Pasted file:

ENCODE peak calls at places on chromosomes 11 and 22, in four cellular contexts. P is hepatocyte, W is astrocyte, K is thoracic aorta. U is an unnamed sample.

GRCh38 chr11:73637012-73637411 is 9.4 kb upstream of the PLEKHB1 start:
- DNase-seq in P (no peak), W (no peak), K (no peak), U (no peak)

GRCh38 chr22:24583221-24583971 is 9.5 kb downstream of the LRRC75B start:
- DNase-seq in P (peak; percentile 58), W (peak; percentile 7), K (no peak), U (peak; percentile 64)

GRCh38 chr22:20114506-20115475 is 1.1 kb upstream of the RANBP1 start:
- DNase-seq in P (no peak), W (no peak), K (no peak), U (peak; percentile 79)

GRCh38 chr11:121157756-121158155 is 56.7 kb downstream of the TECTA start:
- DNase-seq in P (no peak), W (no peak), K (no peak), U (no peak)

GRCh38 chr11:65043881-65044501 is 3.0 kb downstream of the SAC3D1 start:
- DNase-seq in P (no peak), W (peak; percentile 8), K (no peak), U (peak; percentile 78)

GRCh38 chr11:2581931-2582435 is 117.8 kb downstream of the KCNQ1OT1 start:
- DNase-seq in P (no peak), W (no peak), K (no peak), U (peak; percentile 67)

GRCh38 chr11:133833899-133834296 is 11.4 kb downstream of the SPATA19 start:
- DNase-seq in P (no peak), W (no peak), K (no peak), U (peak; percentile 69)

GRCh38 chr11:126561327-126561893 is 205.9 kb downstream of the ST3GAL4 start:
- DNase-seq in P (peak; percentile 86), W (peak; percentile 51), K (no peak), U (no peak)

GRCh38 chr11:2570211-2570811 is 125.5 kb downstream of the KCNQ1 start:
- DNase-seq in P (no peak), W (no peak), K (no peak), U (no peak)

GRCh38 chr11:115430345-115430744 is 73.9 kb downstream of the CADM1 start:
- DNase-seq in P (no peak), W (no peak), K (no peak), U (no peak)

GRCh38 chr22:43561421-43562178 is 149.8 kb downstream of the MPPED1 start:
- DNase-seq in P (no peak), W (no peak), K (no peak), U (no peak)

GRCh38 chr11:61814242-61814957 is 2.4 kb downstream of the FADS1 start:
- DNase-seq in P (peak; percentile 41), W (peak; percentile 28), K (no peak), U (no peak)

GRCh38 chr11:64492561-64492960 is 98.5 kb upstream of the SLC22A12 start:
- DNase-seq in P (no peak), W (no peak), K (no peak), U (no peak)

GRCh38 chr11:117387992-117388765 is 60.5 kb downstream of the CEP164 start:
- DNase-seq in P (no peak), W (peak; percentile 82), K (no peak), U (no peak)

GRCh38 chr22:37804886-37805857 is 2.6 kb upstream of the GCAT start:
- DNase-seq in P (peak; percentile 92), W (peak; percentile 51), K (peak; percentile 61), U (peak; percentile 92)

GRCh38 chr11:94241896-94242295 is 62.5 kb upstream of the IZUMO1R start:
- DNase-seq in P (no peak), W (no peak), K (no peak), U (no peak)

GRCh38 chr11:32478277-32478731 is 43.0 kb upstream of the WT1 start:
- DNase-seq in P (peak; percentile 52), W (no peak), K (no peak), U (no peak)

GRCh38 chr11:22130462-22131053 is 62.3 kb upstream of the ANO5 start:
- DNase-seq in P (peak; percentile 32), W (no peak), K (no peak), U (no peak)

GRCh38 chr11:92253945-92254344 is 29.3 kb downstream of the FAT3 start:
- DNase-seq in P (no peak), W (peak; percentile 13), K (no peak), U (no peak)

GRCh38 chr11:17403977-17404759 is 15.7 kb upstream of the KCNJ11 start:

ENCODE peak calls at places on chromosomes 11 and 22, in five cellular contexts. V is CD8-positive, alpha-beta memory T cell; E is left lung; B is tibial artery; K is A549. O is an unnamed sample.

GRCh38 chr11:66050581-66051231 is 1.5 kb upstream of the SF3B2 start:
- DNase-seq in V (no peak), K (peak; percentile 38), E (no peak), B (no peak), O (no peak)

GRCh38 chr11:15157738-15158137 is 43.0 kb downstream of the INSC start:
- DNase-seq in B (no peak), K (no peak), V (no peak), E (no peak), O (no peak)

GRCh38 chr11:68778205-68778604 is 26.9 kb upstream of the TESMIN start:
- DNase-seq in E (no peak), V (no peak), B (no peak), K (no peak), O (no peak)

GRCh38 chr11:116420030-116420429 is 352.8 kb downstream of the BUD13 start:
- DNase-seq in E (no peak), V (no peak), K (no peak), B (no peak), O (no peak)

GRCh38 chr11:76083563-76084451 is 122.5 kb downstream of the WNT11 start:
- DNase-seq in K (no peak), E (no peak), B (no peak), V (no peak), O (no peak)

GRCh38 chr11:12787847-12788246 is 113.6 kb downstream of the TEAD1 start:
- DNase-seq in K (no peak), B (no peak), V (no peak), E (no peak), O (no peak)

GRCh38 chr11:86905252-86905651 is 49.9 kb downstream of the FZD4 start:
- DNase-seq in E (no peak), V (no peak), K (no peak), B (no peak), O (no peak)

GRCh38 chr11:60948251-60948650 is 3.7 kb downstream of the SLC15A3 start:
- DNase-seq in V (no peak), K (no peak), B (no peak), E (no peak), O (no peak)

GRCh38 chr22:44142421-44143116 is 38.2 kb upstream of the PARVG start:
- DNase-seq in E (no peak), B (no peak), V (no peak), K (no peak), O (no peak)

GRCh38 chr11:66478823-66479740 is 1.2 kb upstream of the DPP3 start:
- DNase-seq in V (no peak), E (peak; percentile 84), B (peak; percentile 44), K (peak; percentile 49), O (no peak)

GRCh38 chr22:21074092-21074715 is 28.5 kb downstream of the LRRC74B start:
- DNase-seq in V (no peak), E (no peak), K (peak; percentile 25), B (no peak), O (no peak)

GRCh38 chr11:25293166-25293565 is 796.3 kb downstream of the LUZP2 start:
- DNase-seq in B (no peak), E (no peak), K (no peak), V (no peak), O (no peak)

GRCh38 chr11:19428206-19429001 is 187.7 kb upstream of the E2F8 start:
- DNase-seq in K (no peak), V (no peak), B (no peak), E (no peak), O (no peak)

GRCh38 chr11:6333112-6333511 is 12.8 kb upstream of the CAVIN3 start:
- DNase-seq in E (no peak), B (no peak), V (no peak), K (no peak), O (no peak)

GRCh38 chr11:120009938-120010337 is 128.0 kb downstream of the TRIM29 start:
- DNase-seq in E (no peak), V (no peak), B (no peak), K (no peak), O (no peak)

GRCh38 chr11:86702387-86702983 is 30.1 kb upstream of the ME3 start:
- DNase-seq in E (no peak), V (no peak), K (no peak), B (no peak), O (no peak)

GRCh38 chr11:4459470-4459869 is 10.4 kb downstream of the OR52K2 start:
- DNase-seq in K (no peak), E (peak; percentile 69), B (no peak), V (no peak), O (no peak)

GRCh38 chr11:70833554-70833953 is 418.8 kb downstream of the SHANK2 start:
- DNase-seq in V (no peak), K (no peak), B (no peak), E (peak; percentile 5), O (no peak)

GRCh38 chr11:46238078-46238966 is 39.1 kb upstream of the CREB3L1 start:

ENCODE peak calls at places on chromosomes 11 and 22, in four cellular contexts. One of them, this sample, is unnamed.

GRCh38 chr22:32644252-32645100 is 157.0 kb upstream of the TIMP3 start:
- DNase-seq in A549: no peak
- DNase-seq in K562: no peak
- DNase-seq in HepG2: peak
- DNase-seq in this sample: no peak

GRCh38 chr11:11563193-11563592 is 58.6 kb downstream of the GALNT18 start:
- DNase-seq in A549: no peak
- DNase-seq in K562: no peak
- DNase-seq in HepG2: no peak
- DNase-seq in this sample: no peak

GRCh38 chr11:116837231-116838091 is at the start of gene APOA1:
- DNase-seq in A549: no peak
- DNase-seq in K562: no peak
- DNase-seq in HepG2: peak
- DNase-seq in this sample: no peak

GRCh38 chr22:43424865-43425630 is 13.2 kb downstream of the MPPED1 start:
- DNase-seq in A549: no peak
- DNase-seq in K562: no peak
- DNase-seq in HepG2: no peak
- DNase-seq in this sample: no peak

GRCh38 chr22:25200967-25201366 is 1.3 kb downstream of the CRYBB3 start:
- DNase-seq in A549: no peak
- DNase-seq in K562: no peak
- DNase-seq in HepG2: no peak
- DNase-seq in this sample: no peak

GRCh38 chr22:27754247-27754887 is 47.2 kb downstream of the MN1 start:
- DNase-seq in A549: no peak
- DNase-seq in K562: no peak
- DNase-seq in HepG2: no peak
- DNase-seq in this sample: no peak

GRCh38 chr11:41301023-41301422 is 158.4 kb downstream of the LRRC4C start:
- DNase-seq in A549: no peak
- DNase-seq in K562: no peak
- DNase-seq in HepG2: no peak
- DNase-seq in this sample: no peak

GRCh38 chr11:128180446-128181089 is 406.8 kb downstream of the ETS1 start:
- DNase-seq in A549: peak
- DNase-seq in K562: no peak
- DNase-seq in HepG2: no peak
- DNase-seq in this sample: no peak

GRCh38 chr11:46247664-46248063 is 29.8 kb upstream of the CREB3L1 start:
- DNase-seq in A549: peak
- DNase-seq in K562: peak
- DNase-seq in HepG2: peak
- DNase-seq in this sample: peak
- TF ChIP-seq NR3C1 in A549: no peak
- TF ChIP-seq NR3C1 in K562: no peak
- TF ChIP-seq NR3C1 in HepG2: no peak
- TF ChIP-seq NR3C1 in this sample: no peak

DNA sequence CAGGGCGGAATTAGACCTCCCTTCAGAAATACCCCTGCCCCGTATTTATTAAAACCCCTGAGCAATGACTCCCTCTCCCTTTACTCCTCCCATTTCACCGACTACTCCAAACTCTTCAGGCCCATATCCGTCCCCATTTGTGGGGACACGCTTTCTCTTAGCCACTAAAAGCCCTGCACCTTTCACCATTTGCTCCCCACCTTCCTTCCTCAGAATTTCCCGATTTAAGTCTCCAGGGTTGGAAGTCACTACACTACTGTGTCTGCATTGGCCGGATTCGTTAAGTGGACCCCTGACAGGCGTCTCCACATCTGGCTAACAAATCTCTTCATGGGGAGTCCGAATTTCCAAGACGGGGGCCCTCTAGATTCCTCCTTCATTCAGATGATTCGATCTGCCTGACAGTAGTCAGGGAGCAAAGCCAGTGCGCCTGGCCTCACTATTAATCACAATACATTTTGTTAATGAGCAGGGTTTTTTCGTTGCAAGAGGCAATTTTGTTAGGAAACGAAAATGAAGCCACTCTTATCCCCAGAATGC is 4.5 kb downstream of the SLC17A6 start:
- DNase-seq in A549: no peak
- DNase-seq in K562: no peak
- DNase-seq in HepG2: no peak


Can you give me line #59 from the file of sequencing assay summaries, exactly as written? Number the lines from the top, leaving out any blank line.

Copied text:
- DNase-seq in E (no peak), B (no peak), V (no peak), K (no peak), O (no peak)